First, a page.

“It’s just a nice way to say thank you.”
As Michael Waltrip attempted to catch his breath and wipe the sweat off his face on pit road at Daytona International Speedway, he took a moment to look around, reflecting on his 32-year career in NASCAR’s premier division after finishing it off with a top 10.
“I’m thankful I survived,” Waltrip said of his final ride. “I’m thankful I ran up front. I’m happy about the finish. I’m ready for it to be the last one. It’s going to be a good one to remember it by.”
Waltrip announced in January that this year’s running of the Daytona 500 would be his final race. The 53-year-old has been moonlighting in the Monster Energy NASCAR Cup Series since 2010, when he hung up his helmet from full-time competition.
Running with Premium Motorsports, sponsored by longtime backer Aaron’s Waltrip’s day got off to a quiet start. He began the race 30th, hanging around that position for much of Stage 1.
As the intensity picked up, the veteran went against what is typically his strategy at restrictor plate races over the past eight seasons. His Toyota is usually seen roaming around the back of the field, waiting for wrecks to happen so he doesn’t damage his car and has a chance to compete at the end.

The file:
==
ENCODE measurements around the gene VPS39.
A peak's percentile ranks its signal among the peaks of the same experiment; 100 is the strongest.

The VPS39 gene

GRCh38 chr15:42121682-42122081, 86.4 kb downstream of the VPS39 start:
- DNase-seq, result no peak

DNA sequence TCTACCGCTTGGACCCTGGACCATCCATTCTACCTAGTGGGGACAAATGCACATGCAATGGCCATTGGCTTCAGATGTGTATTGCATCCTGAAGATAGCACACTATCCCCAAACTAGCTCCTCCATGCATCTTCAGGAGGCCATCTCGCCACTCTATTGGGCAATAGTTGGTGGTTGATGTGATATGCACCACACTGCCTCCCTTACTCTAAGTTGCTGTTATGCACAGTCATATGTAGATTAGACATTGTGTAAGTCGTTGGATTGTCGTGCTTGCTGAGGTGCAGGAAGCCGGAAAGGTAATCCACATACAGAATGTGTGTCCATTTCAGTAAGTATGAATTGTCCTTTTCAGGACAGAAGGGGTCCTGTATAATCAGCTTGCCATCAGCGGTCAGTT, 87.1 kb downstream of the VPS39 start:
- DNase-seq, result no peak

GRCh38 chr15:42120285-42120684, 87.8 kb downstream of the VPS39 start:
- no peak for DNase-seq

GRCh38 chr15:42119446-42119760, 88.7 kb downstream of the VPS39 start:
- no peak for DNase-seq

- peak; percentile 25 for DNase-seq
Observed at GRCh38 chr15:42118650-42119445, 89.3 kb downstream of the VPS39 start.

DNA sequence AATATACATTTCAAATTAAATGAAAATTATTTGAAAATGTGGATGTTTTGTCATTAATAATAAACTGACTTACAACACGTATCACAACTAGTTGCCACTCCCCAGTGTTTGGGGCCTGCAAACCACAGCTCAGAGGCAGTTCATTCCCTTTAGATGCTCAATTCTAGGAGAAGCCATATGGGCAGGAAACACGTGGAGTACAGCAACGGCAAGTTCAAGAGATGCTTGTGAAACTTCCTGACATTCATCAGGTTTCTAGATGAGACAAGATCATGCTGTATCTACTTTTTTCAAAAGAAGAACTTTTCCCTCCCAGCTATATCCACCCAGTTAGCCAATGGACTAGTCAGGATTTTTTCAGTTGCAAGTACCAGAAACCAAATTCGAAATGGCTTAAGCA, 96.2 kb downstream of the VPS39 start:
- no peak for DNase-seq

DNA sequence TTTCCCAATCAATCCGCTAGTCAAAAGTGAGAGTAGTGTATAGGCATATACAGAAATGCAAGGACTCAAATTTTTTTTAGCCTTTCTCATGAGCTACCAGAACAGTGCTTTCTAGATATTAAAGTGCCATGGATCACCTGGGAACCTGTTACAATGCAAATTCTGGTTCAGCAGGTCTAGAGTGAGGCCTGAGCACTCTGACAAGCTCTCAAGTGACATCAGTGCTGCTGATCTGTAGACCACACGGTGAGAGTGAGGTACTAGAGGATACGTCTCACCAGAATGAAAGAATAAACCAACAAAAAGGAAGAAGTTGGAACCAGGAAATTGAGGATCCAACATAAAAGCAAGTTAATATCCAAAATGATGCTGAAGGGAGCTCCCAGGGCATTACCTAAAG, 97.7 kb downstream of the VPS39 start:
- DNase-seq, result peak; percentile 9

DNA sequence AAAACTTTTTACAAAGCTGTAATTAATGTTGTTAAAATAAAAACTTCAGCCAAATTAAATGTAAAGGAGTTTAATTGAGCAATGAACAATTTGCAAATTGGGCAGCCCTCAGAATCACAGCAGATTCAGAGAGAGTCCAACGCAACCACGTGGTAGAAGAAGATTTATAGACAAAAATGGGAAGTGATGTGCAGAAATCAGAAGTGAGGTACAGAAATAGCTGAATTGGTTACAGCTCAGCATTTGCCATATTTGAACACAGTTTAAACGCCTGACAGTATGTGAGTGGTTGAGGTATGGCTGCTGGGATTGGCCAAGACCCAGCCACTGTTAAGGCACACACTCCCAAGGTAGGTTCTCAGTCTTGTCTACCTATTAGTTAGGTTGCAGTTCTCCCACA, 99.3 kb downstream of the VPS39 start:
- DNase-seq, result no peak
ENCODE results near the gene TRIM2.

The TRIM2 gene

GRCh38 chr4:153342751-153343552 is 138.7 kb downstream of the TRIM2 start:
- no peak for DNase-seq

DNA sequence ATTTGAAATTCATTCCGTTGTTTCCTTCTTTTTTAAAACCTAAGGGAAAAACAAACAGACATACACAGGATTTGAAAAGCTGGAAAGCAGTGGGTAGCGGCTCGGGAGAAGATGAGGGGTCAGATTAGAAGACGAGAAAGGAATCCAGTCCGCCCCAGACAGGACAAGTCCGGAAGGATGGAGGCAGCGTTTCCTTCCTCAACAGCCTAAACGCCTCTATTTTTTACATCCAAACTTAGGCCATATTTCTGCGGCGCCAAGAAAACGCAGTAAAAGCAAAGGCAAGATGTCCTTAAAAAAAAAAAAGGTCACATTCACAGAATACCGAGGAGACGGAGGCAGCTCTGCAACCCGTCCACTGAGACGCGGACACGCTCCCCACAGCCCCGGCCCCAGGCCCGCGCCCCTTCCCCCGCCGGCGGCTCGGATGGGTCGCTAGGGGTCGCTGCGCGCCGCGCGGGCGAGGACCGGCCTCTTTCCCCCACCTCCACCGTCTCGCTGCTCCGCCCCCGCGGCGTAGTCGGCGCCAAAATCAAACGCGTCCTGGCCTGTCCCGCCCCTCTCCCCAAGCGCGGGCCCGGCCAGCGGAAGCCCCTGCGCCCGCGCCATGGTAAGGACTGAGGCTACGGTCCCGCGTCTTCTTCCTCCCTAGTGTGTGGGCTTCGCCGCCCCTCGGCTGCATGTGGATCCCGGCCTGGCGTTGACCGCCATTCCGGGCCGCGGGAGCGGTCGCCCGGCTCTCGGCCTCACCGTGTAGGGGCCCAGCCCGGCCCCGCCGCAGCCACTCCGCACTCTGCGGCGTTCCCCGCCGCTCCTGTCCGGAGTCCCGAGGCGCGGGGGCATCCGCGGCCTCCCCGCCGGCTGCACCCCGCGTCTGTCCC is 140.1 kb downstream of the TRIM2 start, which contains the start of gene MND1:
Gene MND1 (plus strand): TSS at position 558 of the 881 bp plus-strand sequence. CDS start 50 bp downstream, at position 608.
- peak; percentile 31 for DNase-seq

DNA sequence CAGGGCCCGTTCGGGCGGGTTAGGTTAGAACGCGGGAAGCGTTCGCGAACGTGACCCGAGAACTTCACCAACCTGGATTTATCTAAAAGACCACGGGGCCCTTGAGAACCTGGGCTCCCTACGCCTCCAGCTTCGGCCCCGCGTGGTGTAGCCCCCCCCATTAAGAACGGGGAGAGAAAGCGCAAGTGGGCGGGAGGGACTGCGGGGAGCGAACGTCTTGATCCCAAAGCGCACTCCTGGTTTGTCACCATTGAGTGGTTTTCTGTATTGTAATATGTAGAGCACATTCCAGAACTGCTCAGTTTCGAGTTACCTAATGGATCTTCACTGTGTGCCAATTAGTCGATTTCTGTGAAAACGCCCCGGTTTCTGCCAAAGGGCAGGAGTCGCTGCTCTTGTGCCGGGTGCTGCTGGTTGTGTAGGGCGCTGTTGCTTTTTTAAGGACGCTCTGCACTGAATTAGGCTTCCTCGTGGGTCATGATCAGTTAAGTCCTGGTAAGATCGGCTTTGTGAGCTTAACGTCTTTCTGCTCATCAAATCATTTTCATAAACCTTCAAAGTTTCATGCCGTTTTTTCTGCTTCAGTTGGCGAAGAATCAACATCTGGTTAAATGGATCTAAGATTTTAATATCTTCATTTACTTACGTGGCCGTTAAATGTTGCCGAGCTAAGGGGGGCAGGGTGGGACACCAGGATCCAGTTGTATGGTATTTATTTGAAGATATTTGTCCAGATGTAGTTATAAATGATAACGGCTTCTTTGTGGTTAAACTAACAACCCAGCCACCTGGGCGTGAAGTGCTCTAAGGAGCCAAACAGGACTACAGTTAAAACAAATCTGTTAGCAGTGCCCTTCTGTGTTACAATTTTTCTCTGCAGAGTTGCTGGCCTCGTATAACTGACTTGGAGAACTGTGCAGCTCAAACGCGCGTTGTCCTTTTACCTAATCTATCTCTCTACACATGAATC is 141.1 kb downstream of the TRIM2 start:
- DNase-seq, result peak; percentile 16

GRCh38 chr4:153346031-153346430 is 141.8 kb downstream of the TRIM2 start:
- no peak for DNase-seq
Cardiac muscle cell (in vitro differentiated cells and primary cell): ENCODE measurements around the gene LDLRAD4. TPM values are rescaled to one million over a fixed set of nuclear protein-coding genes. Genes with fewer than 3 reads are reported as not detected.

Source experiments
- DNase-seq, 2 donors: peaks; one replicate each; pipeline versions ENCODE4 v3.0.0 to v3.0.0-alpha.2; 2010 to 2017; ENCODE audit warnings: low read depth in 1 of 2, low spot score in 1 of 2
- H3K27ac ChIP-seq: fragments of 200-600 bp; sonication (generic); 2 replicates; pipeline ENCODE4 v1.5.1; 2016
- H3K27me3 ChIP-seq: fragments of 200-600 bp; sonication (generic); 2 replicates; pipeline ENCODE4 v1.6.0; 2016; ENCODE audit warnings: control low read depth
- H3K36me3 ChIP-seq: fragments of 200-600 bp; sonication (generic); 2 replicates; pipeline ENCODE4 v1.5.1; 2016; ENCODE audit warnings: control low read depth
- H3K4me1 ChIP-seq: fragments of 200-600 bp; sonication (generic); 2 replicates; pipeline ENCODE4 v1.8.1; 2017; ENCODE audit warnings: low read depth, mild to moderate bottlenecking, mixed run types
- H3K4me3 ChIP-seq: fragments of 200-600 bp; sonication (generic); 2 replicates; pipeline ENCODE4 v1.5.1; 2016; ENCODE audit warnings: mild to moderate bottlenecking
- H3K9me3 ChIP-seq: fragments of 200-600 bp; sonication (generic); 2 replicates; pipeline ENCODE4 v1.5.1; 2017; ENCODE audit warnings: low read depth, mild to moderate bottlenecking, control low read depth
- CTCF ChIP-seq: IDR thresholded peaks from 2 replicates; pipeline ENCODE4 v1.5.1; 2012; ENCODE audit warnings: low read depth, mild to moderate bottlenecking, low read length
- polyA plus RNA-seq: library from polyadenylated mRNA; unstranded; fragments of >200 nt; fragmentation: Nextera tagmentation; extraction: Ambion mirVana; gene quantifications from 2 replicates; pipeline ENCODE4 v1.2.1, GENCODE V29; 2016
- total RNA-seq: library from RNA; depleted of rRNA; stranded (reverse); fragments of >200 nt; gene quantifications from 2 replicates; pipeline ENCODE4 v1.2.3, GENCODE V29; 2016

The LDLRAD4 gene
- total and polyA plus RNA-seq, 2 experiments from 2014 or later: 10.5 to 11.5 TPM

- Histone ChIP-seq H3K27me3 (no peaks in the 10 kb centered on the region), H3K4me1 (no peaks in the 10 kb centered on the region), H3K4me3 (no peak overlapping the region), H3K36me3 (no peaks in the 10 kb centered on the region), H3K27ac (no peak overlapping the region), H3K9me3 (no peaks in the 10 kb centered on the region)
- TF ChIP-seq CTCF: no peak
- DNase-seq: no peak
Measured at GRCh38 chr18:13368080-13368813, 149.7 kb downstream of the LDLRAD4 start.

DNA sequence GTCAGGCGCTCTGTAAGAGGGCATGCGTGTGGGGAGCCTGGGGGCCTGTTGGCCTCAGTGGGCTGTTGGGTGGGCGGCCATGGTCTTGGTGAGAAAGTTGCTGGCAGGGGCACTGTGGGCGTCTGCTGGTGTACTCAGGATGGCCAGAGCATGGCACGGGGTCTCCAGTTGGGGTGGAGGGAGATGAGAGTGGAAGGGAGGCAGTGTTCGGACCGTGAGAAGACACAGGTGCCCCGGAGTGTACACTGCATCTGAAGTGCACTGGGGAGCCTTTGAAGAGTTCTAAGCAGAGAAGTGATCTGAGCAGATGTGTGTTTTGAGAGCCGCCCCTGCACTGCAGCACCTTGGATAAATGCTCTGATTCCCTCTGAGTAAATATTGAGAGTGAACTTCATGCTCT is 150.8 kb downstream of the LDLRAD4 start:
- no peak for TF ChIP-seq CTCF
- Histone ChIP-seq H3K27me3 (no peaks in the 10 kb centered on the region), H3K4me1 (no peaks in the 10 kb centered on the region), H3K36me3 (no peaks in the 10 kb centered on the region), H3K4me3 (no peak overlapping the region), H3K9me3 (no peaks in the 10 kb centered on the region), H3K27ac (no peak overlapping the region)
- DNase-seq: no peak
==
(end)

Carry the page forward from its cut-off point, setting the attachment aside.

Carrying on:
However, Sunday’s race was different.
“It’s going to be a great memory,” he said with an enthusiastic tone. “I felt like so many times, I was in the middle of a crash and I missed it. You do a good job and get lucky. At the end, I just lost the draft, and that’s unfortunate because I was able to weave my way past people. I had a really good-handling car.”
Waltrip ended the evening with an eighth-place result, his first top 10 since Daytona in July 2013. Not only did he earn the 133rd top-10 finish in his 784-race career, but he did so by coming out as the highest-finishing Toyota driver. That came full circle as the replacement for when Waltrip retired full-time, Martin Truex Jr., ran out of gas in the closing moments of race while battling for the lead.
For Premium Motorsports, Waltrip’s top 10 is the team’s first in 107 starts. Team owner Jay Robinson began the Cup organization in 2014, expanding with the acquisition of Phil Parsons Racing in the middle of the 2015 season. They’ll still run two cars in 2017, likely putting Derrike Cope in Waltrip’s ride for multiple races after Daytona.
But now, it’s time for Waltrip to get back into the Hollywood Hotel, running around pit road before races to do his “Grid Walk” and bringing his unique personality to the Fox Sports booth for Cup races. A career that started in 1985 and included two Daytona 500 wins, 2001 and ’03 has officially come to an end.
“This time, they let me have one last run,” Waltrip said. “It was nice. I haven’t been emotional at all. I’m just looking at this as a technicality because I was almost done anyway.”